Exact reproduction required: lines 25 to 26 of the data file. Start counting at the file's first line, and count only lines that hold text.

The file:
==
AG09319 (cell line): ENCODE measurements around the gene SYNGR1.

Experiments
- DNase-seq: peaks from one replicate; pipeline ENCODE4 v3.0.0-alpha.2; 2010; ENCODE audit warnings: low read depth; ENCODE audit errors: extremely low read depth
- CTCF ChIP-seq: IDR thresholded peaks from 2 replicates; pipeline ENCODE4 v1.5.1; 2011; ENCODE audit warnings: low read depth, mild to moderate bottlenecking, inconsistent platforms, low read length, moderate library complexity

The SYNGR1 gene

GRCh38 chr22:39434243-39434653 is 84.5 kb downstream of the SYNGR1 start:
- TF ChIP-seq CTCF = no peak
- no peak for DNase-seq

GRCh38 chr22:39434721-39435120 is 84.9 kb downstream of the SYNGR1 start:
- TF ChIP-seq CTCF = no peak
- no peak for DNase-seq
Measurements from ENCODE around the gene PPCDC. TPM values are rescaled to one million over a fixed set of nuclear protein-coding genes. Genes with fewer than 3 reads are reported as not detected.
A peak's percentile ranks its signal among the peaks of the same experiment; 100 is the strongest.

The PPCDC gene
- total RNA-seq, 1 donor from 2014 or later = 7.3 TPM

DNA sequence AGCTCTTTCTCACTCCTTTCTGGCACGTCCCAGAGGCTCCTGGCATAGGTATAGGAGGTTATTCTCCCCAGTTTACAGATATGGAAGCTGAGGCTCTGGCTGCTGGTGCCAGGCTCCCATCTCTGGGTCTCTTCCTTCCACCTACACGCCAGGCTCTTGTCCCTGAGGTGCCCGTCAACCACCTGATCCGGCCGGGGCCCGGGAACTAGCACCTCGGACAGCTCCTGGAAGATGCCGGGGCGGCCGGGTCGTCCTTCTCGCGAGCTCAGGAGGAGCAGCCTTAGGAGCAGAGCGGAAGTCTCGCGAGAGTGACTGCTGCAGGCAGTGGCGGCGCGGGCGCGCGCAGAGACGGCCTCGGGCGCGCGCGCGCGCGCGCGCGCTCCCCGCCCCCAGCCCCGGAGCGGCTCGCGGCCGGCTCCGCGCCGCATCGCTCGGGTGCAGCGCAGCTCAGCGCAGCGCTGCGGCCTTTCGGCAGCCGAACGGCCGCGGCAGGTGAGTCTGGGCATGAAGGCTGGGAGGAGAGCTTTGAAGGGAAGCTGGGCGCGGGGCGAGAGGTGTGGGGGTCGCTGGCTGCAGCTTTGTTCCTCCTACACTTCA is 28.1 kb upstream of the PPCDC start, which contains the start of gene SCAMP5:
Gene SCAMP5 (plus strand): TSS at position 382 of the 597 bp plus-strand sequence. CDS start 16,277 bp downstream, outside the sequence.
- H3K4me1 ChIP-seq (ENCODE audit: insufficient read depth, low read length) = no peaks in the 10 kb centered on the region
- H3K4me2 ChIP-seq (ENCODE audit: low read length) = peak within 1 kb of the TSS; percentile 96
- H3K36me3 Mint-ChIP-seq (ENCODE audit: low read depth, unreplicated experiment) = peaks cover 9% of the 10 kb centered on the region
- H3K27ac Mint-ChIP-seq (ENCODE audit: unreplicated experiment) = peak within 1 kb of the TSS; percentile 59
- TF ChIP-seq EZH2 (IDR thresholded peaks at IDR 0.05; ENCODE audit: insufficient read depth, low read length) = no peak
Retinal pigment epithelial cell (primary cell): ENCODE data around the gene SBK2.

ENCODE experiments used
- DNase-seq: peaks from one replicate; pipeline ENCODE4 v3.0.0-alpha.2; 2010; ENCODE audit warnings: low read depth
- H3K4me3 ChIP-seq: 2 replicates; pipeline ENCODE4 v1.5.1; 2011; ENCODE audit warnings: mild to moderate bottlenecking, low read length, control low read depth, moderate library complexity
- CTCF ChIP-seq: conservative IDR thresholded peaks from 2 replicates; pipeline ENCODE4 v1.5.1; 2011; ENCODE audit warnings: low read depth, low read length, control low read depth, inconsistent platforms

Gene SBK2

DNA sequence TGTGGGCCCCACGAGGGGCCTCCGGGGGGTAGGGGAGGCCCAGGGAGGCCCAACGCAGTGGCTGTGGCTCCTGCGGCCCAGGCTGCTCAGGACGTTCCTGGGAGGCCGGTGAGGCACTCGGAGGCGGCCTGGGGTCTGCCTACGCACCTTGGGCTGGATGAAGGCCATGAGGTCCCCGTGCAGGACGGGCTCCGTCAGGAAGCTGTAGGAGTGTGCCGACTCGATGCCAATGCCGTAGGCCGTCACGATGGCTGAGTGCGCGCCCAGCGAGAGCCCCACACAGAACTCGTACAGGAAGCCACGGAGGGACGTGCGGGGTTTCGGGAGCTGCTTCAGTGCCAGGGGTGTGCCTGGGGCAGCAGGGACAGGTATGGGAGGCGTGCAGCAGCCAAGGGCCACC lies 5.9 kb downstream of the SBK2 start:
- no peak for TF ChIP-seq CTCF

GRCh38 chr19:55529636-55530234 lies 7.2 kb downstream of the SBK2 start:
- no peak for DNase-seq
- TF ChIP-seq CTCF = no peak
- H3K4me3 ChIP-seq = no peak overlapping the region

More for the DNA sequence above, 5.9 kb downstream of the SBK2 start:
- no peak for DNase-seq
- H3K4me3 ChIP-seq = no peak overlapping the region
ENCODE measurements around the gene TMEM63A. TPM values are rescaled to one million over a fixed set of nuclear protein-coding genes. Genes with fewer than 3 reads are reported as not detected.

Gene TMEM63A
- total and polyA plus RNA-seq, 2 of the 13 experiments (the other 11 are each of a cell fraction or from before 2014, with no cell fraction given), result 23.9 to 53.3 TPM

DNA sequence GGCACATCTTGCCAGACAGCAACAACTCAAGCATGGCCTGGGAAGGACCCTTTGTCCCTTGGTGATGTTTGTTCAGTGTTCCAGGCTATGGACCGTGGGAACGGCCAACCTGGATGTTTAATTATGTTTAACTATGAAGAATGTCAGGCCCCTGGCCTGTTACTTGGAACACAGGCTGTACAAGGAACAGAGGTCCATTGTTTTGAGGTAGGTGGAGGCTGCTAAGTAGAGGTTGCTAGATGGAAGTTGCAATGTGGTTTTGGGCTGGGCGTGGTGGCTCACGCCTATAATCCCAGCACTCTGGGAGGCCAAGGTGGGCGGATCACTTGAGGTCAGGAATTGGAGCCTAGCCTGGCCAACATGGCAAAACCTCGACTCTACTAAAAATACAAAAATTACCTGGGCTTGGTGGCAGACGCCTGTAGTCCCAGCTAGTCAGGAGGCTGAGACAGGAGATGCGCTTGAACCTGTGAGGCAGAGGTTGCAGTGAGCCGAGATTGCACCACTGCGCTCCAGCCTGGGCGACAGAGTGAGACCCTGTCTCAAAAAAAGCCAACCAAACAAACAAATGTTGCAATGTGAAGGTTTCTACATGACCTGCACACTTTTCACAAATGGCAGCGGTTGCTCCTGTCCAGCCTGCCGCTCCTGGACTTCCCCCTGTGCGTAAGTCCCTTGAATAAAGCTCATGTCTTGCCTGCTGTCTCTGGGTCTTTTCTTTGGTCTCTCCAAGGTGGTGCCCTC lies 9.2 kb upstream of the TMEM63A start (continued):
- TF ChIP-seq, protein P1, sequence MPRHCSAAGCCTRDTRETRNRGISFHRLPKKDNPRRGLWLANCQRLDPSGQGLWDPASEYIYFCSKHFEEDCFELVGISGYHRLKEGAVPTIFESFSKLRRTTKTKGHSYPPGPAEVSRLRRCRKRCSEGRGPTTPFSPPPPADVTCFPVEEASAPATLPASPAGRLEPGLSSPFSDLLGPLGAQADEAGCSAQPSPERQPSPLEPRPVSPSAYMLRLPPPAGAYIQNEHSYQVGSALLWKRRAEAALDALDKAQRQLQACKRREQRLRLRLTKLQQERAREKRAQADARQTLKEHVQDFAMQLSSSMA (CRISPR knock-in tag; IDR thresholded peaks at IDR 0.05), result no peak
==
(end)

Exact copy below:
- DNase-seq: peaks from one replicate; pipeline ENCODE4 v3.0.0-alpha.2; 2010; ENCODE audit warnings: low read depth
- H3K4me3 ChIP-seq: 2 replicates; pipeline ENCODE4 v1.5.1; 2011; ENCODE audit warnings: mild to moderate bottlenecking, low read length, control low read depth, moderate library complexity